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The Novelist as Ethnographer

July 16, 2014 Literary Criticism, Writing No Comments

Guatemala. Day of the Dead

by Christiane Alsop

When I am not writing fiction I write ethnography. Sometimes I cannot tell the difference – which at first glance doesn’t seem to make sense. Ethnography, after all, is a collection of methods that social sciences use as tools in their quest to describe and understand the self and others, to understand human experience in different fields, to understand what people do, what they know, and what they make and use.

NYC spiky shoesThe novel, on the other hand, is a book-long prose narrative, and although typically that narrative represents some degree of realism, it is different from ethnography in that it is made up, not fact but fiction.

So why do they feel so much the same?

An ethnographer used to be a white, colonialist male academic who traveled far and came back with reports that not only ignored his own presence in the field but also ignored any influence his presence might have had on the object of his observations. Two world wars and their aftermaths, mass migrations, and the women’s movement changed these dynamics. Ethnographers started to ask themselves who they were in their own culture and what they took with them into the field. Easier question to ask than to answer. After all, how can a fish know water? Both the ethnographer and the novelist have to take leaps out of their waters or suffer for a while on land in order to truly understand the other culture or the fictional universe. It is a balancing act: familiarity versus estrangement. Too much distance robs the process of cultural exploration of its lifeblood. Too much closeness makes you blind.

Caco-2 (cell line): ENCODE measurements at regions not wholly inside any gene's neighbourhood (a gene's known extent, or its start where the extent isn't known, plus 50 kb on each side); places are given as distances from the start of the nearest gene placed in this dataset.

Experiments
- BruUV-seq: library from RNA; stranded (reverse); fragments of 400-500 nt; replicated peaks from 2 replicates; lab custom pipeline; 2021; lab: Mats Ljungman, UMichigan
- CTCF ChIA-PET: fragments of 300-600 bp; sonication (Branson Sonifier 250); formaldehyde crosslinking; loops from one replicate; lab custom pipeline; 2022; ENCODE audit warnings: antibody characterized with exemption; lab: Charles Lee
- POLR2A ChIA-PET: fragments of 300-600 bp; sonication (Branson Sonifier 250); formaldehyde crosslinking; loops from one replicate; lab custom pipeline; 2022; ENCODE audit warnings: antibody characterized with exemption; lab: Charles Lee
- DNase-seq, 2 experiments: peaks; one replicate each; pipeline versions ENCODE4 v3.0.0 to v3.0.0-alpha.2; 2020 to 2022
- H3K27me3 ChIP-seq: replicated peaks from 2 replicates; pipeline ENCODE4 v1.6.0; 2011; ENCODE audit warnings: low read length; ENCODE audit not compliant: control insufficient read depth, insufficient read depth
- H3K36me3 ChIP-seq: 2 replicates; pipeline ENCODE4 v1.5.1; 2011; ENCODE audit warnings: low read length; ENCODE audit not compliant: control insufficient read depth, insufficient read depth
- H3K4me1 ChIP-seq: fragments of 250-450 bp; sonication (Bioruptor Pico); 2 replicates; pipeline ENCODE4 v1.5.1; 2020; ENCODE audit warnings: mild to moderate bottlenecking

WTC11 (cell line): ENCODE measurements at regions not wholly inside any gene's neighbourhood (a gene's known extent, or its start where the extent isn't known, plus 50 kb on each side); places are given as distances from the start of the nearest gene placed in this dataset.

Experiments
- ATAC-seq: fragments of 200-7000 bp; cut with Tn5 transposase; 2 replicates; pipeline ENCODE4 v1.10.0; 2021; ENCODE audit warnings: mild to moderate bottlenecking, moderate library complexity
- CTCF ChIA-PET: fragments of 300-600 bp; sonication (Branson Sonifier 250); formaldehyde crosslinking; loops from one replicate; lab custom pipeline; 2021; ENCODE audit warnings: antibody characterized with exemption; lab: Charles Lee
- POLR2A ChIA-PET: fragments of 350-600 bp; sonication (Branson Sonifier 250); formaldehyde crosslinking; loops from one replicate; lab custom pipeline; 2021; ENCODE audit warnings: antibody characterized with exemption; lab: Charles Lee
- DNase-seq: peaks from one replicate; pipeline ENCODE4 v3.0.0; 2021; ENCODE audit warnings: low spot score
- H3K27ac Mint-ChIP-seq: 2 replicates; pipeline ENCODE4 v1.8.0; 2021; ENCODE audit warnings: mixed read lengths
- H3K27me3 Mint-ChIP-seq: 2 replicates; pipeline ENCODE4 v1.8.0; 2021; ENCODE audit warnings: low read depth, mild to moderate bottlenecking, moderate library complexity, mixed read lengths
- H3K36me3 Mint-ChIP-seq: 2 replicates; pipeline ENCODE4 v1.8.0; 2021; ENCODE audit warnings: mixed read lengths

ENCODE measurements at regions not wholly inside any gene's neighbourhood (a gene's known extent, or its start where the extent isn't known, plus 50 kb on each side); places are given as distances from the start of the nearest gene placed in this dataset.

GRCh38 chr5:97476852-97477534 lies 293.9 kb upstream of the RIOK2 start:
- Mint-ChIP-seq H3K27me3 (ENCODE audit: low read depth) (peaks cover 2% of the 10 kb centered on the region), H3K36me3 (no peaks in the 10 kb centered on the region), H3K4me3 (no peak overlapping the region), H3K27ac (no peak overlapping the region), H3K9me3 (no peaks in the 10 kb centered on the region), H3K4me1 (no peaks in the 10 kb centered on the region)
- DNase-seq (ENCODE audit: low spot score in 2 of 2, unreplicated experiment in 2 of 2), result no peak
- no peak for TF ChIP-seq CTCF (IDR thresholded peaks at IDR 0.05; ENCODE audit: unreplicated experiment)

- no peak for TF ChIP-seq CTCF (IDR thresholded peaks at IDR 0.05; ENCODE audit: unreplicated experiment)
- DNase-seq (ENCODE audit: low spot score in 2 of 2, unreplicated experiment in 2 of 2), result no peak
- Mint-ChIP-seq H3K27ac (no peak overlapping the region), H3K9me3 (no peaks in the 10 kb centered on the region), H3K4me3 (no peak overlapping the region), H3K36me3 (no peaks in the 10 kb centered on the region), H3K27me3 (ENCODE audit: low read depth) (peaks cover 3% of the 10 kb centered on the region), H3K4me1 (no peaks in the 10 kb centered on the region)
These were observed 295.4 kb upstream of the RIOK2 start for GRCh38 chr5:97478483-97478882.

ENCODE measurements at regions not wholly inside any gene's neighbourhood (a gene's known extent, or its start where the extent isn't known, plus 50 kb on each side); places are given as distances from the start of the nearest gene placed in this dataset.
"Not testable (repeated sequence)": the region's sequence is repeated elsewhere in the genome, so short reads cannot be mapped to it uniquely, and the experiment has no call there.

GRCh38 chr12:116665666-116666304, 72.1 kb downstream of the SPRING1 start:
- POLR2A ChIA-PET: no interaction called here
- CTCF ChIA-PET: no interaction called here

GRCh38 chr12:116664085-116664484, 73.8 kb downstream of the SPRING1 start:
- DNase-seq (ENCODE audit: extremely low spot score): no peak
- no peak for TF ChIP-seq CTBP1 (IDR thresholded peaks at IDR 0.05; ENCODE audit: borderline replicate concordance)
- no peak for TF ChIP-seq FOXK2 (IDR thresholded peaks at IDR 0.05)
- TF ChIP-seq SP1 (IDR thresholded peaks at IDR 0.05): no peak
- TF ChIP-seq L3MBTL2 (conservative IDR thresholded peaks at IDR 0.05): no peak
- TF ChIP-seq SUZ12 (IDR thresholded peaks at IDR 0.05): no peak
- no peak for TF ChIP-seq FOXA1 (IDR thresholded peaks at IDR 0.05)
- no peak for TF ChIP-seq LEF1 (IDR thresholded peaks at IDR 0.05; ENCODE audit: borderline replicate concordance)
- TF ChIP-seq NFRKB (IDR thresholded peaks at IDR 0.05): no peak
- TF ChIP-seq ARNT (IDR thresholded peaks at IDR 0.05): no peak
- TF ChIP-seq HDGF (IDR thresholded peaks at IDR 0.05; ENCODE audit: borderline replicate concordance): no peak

In other words, both the ethnographer and the novelist have to be stepparents, always a step away from the origin, insiders but on the margins in order to create and preserve a critical distance while not alienating those they describe. For example, take Jane Austen. She did not feel at home in her segment of British culture, called the landed gentry; her novels are considered textbook examples of the genre of the “ethnographic novel.” Herman Melville was a seaman before he wrote Moby-Dick, and thus was an ethnographer of sorts. Before she wrote the novel Hunger Angel Herta Müller interviewed deportees from her home village in Romania and used memories of her mother and her interactions and travels with the poet Oskar Pastior, both of them were deportees.

Novelists and ethnographers engage their material in similar ways: For their research they both practice participant observation and the interview. They both position themselves on the outskirts of their “field”, yet not completely outside of it, familiarizing the reader with the strange, estranging the reader from the familiar; and they both deliver “thick description”; all of this in the service of meaning making and truth seeking.